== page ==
Donald Trump may be bidding to be one of the most powerful men on earth, but he can’t hold back the Aberdeenshire sand.
The would-be US president’s much-disputed golf course at Menie on the northeast coast has been damaged by mobile sand dunes, according to private emails from his staff published by The Ferret.
This has prompted critics to accuse Trump of failing to learn from the fabled King Canute, who highlighted human impotence by showing that he couldn’t command the tide. Trump can’t defeat nature, they say.
When Trump won permission from the Scottish Government to build his golf course on a prized nature conservation site in 2008, he promised he would “stabilise the dunes”. But now the dunes have proved to be just as restless as experts said they were.
An email from February this year released under freedom of information law to the online Aberdeen Voice reveals that Trump International Golf Links Scotland (TIGLS) has struggled to protect its greens from encroaching sand.
A member of TIGLS staff, whose named has been blacked out, was in correspondence with Aberdeenshire Council following a site visit by council officials on 19 February. TIGLS was describing photos, which haven’t been released, of damage caused by storms.
The TIGLS email said: “You will clearly see that the burn is full of sand which has caused the water levels to rise and flood and cause damage to our bridge, etc. You guys personally witnessed the sand blow/movement that was blowing sand into areas of the burn. And that was not even a dry windy day.”
Marram grass, which helps to stabilise dunes, had not been cleared, TIGLS said. “All these areas were pure sand caused by the storms which resulted in the sand blowing all over the 4th hole and filling up the burn on the far side,” the email continued.
“As you witnessed we are doing our best to replant with marram to try and save/stabilise the dune and also protect our championship golf course. Also you will see the tunnel/area where it was cutting through from the sea to the golf course.”
In response an Aberdeenshire Council official, whose name has also been redacted, warned that similar problems could reoccur in the future. “These dune systems are very dynamic in nature and one of the features it is particularly noted for is the mobility of the dunes,” the official wrote.
The Aberdeenshire Green councillor Martin Ford, who was sacked as a committee chair after opposing Trump’s plans, argued that the golf course had done “immense damage” to the dune system. “I have many times seen the wind blowing large amounts of sand onto Mr Trump’s golf course,” he said.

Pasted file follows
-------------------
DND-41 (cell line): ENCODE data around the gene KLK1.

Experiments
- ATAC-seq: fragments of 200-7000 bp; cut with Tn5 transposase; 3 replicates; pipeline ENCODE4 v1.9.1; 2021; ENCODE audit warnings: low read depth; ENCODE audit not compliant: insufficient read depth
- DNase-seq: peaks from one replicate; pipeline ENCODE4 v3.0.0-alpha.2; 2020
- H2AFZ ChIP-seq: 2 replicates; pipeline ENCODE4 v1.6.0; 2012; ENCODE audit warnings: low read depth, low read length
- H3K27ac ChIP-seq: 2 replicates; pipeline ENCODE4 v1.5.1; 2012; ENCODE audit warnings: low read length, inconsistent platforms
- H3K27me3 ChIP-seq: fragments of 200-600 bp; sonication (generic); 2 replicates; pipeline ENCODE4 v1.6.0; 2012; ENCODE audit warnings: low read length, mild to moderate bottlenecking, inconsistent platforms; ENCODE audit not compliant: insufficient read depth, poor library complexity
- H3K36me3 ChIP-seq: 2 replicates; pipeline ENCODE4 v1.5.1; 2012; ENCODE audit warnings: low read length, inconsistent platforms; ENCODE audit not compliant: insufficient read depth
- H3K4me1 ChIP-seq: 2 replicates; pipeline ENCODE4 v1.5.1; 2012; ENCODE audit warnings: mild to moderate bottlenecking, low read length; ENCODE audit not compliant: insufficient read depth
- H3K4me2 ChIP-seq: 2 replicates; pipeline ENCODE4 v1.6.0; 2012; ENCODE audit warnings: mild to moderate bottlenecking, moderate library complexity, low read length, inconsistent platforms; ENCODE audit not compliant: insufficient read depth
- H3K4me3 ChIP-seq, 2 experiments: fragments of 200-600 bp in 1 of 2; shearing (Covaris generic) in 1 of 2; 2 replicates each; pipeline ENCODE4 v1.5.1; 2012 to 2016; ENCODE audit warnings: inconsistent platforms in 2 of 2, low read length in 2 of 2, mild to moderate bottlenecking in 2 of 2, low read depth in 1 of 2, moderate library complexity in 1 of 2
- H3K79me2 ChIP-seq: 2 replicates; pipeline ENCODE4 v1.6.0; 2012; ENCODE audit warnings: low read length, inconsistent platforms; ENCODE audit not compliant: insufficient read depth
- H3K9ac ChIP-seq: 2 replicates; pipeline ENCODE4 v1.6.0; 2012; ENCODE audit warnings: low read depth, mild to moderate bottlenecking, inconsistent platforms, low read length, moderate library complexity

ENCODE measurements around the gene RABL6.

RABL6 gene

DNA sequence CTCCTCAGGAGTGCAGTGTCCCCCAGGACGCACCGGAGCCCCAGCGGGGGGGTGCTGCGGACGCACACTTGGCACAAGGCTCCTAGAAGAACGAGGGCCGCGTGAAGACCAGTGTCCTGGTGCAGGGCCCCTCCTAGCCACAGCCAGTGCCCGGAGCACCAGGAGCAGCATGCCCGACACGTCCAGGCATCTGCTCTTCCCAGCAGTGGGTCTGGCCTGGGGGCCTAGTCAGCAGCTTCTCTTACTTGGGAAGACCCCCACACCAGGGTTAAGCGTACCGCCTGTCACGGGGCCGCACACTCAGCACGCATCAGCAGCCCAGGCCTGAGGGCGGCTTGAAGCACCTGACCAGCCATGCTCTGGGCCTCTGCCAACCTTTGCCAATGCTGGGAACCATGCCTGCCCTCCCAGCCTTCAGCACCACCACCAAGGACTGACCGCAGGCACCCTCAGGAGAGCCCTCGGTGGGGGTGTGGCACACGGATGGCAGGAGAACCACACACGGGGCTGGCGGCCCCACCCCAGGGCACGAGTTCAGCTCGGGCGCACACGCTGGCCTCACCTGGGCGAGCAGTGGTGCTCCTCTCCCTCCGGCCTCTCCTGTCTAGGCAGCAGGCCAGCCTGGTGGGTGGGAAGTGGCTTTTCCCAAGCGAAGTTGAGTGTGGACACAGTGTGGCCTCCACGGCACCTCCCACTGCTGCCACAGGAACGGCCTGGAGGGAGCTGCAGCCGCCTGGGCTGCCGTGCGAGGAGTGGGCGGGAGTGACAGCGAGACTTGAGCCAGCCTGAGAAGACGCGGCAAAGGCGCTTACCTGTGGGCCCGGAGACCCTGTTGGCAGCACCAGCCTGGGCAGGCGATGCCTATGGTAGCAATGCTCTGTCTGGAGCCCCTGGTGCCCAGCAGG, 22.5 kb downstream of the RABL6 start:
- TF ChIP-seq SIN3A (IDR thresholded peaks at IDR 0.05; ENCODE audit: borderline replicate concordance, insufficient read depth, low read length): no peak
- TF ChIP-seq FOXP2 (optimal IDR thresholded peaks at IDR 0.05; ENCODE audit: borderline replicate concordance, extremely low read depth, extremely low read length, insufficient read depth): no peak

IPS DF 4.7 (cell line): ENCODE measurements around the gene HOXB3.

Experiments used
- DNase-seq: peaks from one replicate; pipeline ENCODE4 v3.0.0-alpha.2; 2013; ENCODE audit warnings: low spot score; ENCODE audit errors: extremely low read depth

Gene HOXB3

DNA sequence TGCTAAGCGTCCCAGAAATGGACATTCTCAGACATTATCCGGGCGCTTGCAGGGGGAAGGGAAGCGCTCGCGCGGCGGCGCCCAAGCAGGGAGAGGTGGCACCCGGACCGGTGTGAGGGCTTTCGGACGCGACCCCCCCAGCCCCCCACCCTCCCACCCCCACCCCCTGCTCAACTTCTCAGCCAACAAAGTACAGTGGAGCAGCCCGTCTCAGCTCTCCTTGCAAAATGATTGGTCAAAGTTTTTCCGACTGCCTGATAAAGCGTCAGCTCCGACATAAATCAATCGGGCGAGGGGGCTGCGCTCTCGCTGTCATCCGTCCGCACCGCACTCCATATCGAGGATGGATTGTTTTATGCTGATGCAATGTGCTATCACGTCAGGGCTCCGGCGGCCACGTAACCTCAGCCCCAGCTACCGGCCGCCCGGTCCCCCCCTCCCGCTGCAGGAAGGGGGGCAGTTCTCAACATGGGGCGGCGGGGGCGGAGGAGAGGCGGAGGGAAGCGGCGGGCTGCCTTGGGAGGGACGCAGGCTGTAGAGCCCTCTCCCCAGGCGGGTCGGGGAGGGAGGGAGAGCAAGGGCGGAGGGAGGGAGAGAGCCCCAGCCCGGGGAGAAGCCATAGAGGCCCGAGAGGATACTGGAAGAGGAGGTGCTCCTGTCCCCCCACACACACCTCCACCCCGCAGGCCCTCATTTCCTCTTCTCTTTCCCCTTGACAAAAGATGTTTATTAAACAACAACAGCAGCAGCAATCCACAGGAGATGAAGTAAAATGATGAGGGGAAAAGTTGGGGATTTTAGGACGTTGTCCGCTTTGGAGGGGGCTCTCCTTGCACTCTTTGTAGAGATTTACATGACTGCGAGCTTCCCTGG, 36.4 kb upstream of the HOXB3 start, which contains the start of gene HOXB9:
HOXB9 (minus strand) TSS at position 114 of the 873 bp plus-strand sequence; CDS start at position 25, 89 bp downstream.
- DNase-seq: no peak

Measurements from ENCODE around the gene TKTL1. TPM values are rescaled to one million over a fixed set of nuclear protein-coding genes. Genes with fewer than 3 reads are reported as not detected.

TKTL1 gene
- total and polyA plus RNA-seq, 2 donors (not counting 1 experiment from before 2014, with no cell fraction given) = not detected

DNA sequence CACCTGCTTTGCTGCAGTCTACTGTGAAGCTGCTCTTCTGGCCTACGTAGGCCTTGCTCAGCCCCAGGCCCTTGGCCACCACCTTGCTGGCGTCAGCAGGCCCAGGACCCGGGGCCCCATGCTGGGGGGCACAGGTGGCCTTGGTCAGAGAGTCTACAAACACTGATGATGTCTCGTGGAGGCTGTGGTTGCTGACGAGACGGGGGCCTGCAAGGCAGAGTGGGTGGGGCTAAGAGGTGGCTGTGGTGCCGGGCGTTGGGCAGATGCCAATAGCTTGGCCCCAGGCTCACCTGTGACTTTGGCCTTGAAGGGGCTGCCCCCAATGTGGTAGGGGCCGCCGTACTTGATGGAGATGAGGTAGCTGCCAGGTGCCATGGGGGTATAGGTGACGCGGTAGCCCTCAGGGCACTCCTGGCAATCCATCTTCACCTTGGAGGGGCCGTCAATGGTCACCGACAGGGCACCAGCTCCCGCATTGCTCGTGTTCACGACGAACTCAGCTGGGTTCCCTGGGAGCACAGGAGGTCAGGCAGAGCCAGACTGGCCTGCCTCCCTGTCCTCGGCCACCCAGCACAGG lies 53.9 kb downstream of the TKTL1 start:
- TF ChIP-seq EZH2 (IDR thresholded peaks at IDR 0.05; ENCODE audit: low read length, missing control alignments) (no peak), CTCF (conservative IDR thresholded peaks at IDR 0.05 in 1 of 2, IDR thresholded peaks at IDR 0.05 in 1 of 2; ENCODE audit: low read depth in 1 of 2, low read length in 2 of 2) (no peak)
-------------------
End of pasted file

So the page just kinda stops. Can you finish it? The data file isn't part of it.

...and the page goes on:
“It’s an inevitable natural process. Trying to stop it is as futile as trying to command the tide. Mr Trump should have learnt from King Canute. He is not God .”
Mr Trump should have learnt from King Canute. He is not God. Martin Ford, Aberdeenshire councillor
According to the Scottish Wildlife Trust, trying to stabilise dynamic dunes destroyed an important eco-system and created significant engineering challenges. “It was always obvious the greenkeepers at Menie links would have to struggle against nature to keep the course intact,” said the trust’s senior policy officer, Bruce Wilson.
He highlighted similarities with another golf course now being proposed by another US millionaire, Mike Keiser, at Coul Links on the Dornoch Firth. A nationally protected dune system was also under threat there, he warned.
Concerns were also expressed by Dr Tom Dargie, a leading expert on sand dunes who was commissioned but then ignored by Trump. There had been a “basic error in course construction” at Menie with the building of a culvert instead of a bridge at the 4th hole, he argued.
“It was already known to be an area of strong sand deposition, both from sediment coming downstream and material brought in by storm tides. A culvert was certain to become blocked, inducing erosion of adjacent sand banks.”
TIGLS, however, said its golf course was “in great condition and has never been better.” It pointed out that damage from last year’s “unprecedented” winter storms had forced other golf courses in the region to close.
“Our golf course stood up to the storm and was not impacted other than a clogged burn on one hole,” said a TIGLS statement. “Ongoing maintenance is part of any coastal golf course programme and anyone who has seen our golf course would know that these assertions are completely untrue.”
The Trump International Golf Links Scotland emails in full
TIGLS emails thanks to Aberdeen Voice.
A version of this article was published in the Sunday Herald on 18 September 2016.